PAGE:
Teaching Our Youth The Value Of Saving

Over the years, Jeff Cutter and I have covered many topics in this column that we feel are important to our youth, including the benefit of saving money, the value of creating a budget, managing risk, and the importance of creating a financial system. But last summer, we had to encourage our own children to start applying the lessons we had been teaching, as both of our oldest kids entered the workforce and got their first “real jobs.” That’s when my son, Max, and Jeff’s daughter, Maeve, each opened a Roth IRA. And we are proud to say that each of them have been consistently saving a portion of every paycheck they have earned throughout the year.
 
Jeff and I have made a commitment to try to educate as many young people as we can reach (not just our own kids) about the benefit of starting to save for retirement as early as possible. Last summer, we decided to publish an article about the benefits of opening a Roth IRA, since summer is the time when most kids start working or return to their summer jobs. We decided it would be a good idea to revisit that article, with the hope that many of you will hand it off to your high-schoolers, so they, too, can understand the benefits of opening a Roth IRA.
 
So, let’s get started.
 
A Roth IRA is an individual retirement account that offers tax-free growth on after-tax contributions. In other words, the owner of a Roth IRA does not get a tax deduction for his or her contributions, but all future withdrawals from a Roth, of both contributions and earnings, are tax-free, provided those distributions meet certain requirements. A Roth IRA is one of the most tax-advantaged retirement tools for a young person. Think about a farmer, who has just a handful of wheat seeds that weigh less than a pound. The farmer plants those seeds, lets them grow, and then harvests them at the end of the season. A few ounces of inexpensive seed turns into hundreds of pounds of valuable wheat.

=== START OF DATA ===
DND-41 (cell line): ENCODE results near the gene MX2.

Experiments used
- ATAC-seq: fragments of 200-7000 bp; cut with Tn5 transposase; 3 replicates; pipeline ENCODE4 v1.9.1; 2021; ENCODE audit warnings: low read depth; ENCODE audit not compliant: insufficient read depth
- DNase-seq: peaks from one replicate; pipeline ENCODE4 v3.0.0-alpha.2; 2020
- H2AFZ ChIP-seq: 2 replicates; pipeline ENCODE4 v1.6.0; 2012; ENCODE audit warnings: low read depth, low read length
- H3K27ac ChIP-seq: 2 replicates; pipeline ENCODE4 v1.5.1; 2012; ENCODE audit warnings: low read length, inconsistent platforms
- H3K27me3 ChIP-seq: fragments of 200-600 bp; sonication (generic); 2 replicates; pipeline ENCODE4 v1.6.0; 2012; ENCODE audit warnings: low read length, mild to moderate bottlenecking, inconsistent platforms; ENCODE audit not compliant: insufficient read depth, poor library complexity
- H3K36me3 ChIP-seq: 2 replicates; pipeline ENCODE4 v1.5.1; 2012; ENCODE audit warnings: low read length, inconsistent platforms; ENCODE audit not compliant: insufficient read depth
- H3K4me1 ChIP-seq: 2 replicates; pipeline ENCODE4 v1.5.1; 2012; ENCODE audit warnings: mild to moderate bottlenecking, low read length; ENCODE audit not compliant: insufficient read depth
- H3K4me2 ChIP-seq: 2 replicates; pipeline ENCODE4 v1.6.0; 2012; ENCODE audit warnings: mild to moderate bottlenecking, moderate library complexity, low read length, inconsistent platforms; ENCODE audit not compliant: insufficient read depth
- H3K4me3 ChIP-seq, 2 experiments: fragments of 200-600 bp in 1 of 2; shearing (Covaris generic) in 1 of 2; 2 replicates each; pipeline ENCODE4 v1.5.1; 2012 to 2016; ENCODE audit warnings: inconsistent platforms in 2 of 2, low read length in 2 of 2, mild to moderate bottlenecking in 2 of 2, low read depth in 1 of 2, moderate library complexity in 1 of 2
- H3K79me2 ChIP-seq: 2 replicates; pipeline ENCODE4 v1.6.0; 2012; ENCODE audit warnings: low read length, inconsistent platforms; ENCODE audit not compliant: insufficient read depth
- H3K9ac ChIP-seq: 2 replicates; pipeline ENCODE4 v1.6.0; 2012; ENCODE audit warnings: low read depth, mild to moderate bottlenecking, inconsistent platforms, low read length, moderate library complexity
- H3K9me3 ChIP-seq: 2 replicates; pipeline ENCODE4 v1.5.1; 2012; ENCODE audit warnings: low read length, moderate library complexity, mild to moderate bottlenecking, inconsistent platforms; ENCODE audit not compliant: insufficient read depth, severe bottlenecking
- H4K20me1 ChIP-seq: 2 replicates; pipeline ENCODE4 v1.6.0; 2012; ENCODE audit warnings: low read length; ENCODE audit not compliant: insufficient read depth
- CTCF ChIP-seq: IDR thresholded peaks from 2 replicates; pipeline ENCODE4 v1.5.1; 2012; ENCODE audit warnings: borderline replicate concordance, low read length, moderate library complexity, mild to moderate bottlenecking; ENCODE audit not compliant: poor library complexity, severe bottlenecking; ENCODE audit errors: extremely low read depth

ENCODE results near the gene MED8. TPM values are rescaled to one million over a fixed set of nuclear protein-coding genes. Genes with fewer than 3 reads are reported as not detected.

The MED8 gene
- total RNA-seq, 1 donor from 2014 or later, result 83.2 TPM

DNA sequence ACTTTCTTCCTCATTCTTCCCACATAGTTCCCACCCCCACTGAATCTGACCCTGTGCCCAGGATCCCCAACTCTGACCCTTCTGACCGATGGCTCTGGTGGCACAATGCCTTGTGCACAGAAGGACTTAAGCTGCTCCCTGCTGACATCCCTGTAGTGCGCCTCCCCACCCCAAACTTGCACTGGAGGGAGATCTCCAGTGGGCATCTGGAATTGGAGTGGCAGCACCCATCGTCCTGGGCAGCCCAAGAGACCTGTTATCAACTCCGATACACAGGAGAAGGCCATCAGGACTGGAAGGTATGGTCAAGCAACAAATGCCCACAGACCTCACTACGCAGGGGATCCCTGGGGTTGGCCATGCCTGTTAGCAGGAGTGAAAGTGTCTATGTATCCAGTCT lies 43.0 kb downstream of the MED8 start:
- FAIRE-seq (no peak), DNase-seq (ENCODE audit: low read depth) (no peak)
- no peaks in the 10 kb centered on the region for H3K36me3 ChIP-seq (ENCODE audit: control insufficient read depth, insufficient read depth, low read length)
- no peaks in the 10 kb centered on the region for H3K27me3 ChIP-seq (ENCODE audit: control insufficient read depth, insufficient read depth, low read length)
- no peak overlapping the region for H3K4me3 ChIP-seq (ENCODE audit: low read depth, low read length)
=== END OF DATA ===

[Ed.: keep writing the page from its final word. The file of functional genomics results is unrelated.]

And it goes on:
Anyone can contribute to a Roth IRA as long as he or she has earned income from a job and has income below certain specified levels. However, contributions are limited to either $5,500/year if a person is under 50, ($6,500/year if a person is over 50) or the extent of earned income. So, if a summer job pays $3,000 and a kid does not “earn” any other money during the year, then the most he or she can contribute is $3,000 that year.
 
A Roth IRA is a great saving tool for young people, for many reasons. Young people are almost always eligible to make contributions (I have never met a teenager who exceeds the income limits); and for the same reason, those young people typically do not need the tax deduction that would otherwise be available for Traditional IRA contributions, as they are usually already in the lowest tax brackets. But most importantly, Roth IRAs provide a mechanism to help our youth take advantage of many years of tax-free earnings.